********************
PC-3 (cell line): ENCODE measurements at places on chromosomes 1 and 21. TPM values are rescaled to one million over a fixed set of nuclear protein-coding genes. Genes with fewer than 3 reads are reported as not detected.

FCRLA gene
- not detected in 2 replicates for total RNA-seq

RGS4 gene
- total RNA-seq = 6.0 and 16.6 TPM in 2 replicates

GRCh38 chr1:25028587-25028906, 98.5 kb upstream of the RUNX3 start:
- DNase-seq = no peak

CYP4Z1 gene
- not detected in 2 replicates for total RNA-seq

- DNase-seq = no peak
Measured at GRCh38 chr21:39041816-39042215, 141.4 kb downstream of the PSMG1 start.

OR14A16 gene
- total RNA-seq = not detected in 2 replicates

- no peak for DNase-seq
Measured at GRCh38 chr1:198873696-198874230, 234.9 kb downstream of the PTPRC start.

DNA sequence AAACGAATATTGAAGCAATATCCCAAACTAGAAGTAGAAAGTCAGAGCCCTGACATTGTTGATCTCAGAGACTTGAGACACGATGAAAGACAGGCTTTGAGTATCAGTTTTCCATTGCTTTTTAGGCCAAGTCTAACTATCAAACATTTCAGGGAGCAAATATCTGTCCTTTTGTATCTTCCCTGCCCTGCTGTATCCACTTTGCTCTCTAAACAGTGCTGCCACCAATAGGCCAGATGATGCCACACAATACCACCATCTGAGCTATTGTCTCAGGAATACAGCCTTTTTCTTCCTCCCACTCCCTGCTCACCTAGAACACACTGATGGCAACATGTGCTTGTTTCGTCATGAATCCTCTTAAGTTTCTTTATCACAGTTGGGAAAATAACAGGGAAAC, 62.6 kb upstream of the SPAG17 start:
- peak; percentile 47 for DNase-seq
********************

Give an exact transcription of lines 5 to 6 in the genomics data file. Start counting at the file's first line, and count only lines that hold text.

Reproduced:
- total RNA-seq = 6.0 and 16.6 TPM in 2 replicates

GRCh38 chr1:25028587-25028906, 98.5 kb upstream of the RUNX3 start: